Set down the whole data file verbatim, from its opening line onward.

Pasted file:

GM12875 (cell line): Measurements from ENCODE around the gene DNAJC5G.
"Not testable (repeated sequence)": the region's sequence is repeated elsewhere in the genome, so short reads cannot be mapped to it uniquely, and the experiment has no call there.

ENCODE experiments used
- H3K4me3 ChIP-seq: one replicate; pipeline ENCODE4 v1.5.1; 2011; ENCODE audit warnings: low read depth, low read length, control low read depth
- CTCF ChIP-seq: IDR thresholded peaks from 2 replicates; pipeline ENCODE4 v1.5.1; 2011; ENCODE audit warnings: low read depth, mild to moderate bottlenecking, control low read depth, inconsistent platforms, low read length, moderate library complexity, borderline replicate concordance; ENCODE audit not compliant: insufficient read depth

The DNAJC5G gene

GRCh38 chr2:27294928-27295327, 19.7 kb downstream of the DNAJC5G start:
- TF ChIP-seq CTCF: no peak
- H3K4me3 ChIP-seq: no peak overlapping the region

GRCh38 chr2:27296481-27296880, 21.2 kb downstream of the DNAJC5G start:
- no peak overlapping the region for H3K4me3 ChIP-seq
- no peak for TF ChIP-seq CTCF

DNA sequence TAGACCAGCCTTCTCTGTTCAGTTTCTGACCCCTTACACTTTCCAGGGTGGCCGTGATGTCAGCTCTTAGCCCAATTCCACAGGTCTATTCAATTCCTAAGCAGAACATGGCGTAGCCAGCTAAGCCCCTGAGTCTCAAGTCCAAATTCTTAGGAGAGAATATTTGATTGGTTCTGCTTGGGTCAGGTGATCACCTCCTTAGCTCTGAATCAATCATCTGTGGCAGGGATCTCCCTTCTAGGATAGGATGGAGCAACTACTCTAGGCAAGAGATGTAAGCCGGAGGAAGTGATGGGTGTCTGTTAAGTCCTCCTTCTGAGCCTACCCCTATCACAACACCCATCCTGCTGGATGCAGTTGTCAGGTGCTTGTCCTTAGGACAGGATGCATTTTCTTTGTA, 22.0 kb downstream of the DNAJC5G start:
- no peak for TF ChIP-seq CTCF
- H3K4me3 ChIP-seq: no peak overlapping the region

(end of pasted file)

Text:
GM12875 (cell line): Measurements from ENCODE around the gene DNAJC5G.
"Not testable (repeated sequence)": the region's sequence is repeated elsewhere in the genome, so short reads cannot be mapped to it uniquely, and the experiment has no call there.

ENCODE experiments used
- H3K4me3 ChIP-seq: one replicate; pipeline ENCODE4 v1.5.1; 2011; ENCODE audit warnings: low read depth, low read length, control low read depth
- CTCF ChIP-seq: IDR thresholded peaks from 2 replicates; pipeline ENCODE4 v1.5.1; 2011; ENCODE audit warnings: low read depth, mild to moderate bottlenecking, control low read depth, inconsistent platforms, low read length, moderate library complexity, borderline replicate concordance; ENCODE audit not compliant: insufficient read depth

The DNAJC5G gene

GRCh38 chr2:27294928-27295327, 19.7 kb downstream of the DNAJC5G start:
- TF ChIP-seq CTCF: no peak
- H3K4me3 ChIP-seq: no peak overlapping the region

GRCh38 chr2:27296481-27296880, 21.2 kb downstream of the DNAJC5G start:
- no peak overlapping the region for H3K4me3 ChIP-seq
- no peak for TF ChIP-seq CTCF

DNA sequence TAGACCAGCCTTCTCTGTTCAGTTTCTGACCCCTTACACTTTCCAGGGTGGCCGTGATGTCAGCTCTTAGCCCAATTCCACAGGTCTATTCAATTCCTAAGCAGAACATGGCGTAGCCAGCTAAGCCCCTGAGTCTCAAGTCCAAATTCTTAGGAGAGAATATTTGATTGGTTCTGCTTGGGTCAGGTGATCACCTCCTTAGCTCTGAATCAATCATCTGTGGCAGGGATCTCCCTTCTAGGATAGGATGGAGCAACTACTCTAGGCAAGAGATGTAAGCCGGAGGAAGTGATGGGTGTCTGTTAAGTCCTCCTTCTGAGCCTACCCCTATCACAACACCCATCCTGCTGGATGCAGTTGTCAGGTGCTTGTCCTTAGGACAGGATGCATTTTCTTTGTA, 22.0 kb downstream of the DNAJC5G start:
- no peak for TF ChIP-seq CTCF
- H3K4me3 ChIP-seq: no peak overlapping the region